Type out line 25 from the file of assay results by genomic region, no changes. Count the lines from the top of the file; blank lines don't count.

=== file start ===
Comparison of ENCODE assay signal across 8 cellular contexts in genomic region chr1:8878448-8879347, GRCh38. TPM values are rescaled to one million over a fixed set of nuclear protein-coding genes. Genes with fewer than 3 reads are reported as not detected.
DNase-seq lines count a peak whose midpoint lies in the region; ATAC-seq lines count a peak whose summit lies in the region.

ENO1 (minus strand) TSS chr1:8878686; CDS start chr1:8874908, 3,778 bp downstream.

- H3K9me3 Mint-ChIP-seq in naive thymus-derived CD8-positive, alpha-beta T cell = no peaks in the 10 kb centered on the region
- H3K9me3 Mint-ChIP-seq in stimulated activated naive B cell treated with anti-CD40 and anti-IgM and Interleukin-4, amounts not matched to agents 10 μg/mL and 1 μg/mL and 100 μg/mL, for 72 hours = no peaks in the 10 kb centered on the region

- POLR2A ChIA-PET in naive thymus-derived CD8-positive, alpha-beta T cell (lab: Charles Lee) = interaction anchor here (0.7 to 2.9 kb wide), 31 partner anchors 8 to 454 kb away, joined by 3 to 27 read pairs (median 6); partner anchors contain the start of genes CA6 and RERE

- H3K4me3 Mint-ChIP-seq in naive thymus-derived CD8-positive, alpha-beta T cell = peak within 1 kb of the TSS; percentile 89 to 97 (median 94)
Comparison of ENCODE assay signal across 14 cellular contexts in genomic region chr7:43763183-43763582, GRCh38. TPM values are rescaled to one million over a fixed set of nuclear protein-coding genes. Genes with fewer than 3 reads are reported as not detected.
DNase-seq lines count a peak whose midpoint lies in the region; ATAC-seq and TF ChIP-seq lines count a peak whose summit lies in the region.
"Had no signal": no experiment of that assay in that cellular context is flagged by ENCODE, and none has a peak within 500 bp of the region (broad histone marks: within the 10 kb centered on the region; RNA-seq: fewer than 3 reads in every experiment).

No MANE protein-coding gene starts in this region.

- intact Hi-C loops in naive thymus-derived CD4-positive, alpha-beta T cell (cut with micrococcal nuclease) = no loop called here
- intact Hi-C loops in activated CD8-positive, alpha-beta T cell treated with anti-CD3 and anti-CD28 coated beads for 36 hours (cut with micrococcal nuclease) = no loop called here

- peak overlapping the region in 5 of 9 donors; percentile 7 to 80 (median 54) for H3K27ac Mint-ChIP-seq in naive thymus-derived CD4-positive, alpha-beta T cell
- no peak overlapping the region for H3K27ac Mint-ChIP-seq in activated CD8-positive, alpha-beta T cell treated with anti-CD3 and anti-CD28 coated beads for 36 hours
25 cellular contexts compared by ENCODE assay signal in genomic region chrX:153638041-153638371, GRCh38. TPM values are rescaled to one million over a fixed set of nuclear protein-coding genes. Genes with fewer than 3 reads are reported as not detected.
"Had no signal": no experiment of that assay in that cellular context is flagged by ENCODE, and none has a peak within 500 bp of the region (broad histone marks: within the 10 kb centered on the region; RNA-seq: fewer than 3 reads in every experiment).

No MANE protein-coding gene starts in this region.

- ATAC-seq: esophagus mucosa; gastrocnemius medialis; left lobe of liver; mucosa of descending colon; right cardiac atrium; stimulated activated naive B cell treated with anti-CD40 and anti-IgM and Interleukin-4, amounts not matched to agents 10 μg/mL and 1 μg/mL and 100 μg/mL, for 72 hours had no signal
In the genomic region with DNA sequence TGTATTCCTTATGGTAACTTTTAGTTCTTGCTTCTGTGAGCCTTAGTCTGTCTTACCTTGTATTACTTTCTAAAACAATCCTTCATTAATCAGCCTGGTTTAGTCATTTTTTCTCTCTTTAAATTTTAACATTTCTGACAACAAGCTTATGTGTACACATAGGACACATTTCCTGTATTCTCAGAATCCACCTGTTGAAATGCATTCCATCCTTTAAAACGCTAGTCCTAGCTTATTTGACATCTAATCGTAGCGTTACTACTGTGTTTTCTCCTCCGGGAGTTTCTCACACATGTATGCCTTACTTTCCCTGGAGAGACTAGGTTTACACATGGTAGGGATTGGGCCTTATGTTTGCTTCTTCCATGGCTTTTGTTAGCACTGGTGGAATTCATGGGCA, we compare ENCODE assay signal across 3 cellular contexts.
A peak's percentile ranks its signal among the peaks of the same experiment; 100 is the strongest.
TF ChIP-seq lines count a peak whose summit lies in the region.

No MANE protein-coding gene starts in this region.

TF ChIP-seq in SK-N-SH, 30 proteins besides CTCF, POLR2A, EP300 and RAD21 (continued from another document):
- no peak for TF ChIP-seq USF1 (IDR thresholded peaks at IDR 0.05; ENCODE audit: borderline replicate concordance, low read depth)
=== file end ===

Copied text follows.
- no peak for TF ChIP-seq USF1 (IDR thresholded peaks at IDR 0.05; ENCODE audit: borderline replicate concordance, low read depth)